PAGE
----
The Old Man On The Mountain

A View From the Backwoods of NH

Who’s Chasing You?

Someone recently asked me how my family was doing, and my answer was “I suppose they’re doing well”. You see, I don’t really talk with my family – not out of animosity, but rather out of a lack of effort. I think the best way to describe it is like this – in the movie “My Best Friend’s Wedding”, there’s a scene where Julia Roberts is chasing her “best friend”, Dermot Mulroney, while he’s chasing the girl of his dreams, played by Cameron Diaz. Each wants to tell the one they’re chasing that they love them. While this is happening, Julia’s talking to her boss and friend, played by Rupert Everett, trying to gain reassurance that what she’s doing is the right thing, when he says “he’s chasing her, you’re chasing him, who’s chasing you?”

You see, to me, it seemed that I was always “chasing” after the family relationship. I was the one making the calls, sending the e-mails, etc. until one day it dawned on me – “who’s chasing me?” So I stopped and waited to see who’d pick up the slack. Who cared enough that, once I stopped, would take the responsibility and “do the chasing”? And guess what – nobody did. I guess my want for a relationship was pretty much that – “my want” – one-sided. And that’s why my answer to my friend was “I suppose they’re doing well”. And it’s been pretty much the same with friends – once I stopped, with the exception of a few, nothing came back.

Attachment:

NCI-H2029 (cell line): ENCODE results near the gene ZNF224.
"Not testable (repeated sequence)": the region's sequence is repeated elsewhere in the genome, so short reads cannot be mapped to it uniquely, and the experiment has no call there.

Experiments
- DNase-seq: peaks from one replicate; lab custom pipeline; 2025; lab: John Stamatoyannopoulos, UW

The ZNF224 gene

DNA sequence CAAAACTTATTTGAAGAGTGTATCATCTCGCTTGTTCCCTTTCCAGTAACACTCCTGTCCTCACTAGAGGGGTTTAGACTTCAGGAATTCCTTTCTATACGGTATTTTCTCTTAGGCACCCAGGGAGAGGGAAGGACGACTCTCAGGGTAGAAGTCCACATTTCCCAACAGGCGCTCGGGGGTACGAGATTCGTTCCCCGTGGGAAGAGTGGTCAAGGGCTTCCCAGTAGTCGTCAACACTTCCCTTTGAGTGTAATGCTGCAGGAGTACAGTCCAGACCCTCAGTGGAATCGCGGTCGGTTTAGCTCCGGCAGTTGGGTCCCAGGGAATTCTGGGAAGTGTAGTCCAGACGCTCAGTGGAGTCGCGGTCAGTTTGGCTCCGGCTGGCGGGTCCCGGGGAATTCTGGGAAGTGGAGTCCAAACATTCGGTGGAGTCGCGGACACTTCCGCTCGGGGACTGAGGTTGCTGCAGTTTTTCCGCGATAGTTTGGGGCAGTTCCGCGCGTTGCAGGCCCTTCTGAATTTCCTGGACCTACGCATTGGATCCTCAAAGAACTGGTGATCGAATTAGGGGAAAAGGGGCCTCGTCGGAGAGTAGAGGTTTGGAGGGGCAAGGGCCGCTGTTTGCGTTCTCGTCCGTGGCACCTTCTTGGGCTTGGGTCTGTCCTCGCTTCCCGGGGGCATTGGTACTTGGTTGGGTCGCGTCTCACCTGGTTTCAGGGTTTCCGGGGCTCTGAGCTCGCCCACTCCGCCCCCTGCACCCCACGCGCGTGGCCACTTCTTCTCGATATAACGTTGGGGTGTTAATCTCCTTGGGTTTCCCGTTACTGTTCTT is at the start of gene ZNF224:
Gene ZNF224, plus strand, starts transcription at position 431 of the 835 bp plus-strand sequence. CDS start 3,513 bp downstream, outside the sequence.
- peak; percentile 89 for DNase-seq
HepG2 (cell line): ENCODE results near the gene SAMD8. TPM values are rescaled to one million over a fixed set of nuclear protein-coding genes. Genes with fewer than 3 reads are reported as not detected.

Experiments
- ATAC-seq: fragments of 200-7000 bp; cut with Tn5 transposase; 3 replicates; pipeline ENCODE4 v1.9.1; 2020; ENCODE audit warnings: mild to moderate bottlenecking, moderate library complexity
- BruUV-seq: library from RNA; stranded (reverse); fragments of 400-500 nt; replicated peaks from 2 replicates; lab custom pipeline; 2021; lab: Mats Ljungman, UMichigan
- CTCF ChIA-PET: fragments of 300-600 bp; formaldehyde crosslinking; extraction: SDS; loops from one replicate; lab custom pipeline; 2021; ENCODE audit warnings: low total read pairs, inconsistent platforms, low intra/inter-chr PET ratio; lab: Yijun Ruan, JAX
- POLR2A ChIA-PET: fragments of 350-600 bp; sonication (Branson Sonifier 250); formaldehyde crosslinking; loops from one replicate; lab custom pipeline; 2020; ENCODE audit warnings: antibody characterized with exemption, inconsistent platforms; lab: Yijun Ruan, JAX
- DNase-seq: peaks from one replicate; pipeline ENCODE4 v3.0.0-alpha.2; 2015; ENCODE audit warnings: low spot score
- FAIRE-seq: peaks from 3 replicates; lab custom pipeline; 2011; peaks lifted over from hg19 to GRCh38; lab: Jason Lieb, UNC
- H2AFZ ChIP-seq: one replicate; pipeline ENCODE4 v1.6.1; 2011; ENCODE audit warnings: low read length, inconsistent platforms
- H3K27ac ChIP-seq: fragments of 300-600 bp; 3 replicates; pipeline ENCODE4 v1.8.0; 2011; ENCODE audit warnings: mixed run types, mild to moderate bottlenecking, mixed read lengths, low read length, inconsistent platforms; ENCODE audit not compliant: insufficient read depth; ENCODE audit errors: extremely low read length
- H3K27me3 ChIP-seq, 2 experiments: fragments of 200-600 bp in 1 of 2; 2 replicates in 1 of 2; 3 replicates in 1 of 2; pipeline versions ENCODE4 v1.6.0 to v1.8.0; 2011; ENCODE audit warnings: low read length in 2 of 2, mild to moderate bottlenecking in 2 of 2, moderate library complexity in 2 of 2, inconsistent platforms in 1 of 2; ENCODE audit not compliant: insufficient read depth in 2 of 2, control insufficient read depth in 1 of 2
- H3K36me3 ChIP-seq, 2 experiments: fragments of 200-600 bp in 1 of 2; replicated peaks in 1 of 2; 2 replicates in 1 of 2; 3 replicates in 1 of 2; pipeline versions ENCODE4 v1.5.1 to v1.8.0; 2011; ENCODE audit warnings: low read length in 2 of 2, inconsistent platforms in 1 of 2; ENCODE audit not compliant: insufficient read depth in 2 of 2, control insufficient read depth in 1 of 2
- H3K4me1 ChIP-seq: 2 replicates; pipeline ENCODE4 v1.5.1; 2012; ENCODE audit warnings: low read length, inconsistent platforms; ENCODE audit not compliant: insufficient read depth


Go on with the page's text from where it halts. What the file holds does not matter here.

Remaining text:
Now I know I left everyone and everything behind when I moved to The Great White North, and sometimes it’s difficult to maintain a “long distance relationship”. But in todays age of communications, what was once an “I miss your face” is now a Skype or Google + moment away – at least it is if someone’s “chasing you”. Or at the very least, reciprocating. I guess for me the hardest part was the pain and embarassment I’d felt. Pain at not having the people you’d expect to care the most really care, and the embarassment – not just of having placed such a high price on those relationships that, as it turns out, were only valuable to me, but the embarassment of how foolish I must have looked doing it.

And you know, some people are happy doing the chasing all the time. And some people are afraid to stop – afraid to see what happens. But that’s the price you pay when you open yourself up to the world. As for me, I think I’ve come away that much stronger for it. I’d never had to stand alone in my lifetime, and knowing that I can is a great feeling. And I think of all the other people in the world that have to stand alone, for what ever reason, and I give them my admiration. And we will all move forward together – unafraid.